A guest post by Julia Tramontin, a Ryerson journalism student
A new Youth Hub is opening at Weston Public Library on Nov. 16, which library staff said will have a positive impact on youth in the community, even during COVID-19.
“Youth Hubs are a space for teens ages 13 to 19 where they can come and actively engage with their peers, join a program or workshop to learn something new. It’s a space for teens to get homework help and tutoring and get a healthy snack, although a lot of these services are pre-COVID,” said Mohamed Abdullahi, a Youth Hub Librarian at Weston Public Library. “It’s a space where we support their development and it’s a safe space for them.”
According to the Toronto Public Library website, youth will have access to a drop-in study space and technology, such as laptops. Librarians will also be available for school support and to connect teens with community resources.
“There are currently 20 Youth Hubs and there will be 23 by Nov. 23,” Lisa Heggum, the Youth Services Manager of Toronto Public Library, wrote in an email. According to Heggum, the Weston Youth Hub is one of ten Youth Hubs being added to libraries throughout 2020.
A 2017 report from Social Planning Toronto found that about 40% of Weston children under the age of 18 live in poverty. As stated in the 2019 Operating Budget Briefing, Youth Hubs are situated in or near Neighbourhood Improvement Areas (NIAs) as part of Toronto’s Poverty Reduction Strategy. This aims to provide access to programs for children and teens and support the growth of programs outside of school for youth outside.
“This service is standardized across the entire city,” said Sheldon Hood, who is also a Youth Hub Librarian at Weston. “Weston deals with a lot of economic and racial disparity, but the service you’re getting at the Youth Hub here is going to be the same service as any other Youth Hub.”
The Toronto Public Library Youth Services Strategy Report describes its alignment with the Toronto Youth Equity Strategy (TYES). According to this report, the library joins this strategy in focusing on vulnerable youth who “need improved access to opportunities to reach their potential” and states that services provided by the library, such as Youth Hubs, are critical to addressing barriers for youth including safe spaces, education, and employment.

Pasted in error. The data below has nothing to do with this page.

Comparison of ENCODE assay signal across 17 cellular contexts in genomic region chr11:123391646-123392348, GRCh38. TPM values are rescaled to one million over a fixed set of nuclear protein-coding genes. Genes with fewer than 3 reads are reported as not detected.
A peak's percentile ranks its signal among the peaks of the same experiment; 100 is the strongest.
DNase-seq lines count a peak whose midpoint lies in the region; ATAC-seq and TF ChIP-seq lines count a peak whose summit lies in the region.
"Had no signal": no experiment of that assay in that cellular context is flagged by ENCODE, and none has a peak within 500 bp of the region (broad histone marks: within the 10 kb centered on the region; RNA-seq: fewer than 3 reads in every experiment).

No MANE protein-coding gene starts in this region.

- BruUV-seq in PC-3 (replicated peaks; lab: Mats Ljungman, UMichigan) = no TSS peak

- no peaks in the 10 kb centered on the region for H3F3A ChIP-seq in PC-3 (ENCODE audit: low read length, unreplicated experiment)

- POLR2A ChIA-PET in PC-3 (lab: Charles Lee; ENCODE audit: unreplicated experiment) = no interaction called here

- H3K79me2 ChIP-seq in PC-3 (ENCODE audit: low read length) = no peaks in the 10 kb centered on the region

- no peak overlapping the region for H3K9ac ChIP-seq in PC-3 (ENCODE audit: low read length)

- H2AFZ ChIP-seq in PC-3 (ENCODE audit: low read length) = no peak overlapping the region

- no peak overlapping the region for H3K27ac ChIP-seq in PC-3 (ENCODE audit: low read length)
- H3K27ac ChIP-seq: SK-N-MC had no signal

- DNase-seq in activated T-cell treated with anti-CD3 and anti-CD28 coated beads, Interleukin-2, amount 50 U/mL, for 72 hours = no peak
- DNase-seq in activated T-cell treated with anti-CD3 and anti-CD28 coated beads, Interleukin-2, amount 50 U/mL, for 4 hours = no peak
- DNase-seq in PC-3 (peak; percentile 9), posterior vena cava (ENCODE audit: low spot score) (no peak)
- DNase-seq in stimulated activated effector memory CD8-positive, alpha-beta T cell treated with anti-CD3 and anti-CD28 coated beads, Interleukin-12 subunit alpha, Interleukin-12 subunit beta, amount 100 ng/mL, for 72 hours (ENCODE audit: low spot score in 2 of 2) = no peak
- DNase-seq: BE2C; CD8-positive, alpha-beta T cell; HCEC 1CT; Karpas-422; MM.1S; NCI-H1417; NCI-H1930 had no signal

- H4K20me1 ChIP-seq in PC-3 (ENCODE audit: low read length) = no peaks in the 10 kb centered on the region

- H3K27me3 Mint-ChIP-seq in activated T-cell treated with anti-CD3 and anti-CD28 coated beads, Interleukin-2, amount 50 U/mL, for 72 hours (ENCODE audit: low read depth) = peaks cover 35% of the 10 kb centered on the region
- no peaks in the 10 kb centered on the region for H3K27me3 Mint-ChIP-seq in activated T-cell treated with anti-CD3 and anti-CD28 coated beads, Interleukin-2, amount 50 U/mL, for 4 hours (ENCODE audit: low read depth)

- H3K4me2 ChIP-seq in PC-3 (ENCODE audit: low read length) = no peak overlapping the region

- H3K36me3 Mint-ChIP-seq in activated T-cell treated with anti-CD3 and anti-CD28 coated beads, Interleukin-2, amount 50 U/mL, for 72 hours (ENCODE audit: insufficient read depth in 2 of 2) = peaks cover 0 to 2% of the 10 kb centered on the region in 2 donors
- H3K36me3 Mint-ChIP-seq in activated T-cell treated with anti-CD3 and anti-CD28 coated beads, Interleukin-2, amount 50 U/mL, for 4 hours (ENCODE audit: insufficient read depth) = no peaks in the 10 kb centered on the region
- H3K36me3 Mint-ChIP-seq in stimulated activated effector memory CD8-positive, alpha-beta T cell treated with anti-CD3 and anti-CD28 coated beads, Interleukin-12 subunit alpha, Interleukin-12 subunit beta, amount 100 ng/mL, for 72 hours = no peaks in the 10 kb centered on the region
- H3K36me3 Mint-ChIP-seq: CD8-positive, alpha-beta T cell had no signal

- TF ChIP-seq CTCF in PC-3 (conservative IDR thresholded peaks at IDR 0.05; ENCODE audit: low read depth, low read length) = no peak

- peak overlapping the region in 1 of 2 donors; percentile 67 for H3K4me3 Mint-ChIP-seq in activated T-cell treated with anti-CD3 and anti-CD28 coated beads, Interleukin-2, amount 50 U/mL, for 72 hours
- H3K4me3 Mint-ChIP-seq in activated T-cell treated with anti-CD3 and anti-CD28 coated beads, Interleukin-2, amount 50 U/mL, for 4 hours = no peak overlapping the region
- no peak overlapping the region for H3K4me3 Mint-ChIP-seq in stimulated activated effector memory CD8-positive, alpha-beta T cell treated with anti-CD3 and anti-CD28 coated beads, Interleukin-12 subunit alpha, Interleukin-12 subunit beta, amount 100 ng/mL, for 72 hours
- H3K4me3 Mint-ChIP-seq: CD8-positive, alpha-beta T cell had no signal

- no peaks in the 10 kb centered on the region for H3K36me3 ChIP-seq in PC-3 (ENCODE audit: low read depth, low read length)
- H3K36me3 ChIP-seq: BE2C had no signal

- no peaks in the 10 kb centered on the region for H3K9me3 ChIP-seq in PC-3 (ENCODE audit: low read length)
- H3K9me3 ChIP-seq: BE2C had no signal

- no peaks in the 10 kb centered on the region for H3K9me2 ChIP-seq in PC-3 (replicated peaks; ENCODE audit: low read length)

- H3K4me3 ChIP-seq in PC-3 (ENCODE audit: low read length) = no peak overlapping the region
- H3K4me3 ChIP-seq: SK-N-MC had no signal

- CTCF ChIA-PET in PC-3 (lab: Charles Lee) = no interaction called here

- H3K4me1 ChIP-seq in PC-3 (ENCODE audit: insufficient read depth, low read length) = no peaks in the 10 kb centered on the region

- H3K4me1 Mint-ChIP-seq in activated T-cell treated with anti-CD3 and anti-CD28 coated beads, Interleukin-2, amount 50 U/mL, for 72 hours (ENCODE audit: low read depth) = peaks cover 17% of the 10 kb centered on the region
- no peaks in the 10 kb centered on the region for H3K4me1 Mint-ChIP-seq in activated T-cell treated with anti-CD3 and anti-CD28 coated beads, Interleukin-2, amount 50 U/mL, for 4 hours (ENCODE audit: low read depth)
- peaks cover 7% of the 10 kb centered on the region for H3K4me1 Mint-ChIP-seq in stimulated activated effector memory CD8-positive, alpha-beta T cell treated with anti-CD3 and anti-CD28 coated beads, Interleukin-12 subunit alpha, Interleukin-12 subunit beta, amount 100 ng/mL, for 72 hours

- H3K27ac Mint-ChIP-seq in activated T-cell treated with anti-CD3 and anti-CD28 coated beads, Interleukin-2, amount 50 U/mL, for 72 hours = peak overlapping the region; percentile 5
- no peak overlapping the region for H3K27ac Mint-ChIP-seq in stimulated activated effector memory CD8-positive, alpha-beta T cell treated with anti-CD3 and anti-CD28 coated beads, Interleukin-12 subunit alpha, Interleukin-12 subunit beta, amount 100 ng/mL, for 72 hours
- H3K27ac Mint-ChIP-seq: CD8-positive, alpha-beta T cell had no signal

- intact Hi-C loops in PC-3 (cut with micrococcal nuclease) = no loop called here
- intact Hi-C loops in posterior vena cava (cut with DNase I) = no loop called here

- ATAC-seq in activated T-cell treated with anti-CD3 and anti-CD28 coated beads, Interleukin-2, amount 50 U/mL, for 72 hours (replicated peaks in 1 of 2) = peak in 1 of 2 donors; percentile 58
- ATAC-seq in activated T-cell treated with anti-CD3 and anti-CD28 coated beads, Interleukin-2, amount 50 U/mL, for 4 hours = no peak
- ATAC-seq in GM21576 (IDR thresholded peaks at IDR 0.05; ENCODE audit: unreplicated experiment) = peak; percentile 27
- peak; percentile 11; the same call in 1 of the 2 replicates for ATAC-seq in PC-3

Christina Paschakis, the Weston Library Branch Head, said that pre-COVID, the library would see upwards of 40 to 50 teens coming to the library per day to hang out. “The youth hub will have a lasting impact because we’re going to be able to provide them a better space that’s actually a proper space for them,” said Paschakis. “Children will also see the teens in the space and they’re going to be more likely to join when they become a teen, rather than being out on the street.”
“I think it’s a good idea,” said Latisha Taylor, the Children’s Program Coordinator at Frontlines— a children and youth specific centre located in Weston. “Sometimes home is not enough. Having places like the Youth Hub where you can go and you know that somebody is always going to be there is very important to youth.” “This is not something I had as a teen. If it was something me and my peers had, it would have had such a positive impact,” said Abdullahi, who grew up in the Weston neighbourhood. “It’s going to be fantastic for everybody.”
MPP Faisal Hassan put out a press release this week saying that “greedy” insurance companies “need to be regulated to stop them from using COVID-19 as an excuse to gouge small businesses and deny claims and coverage.”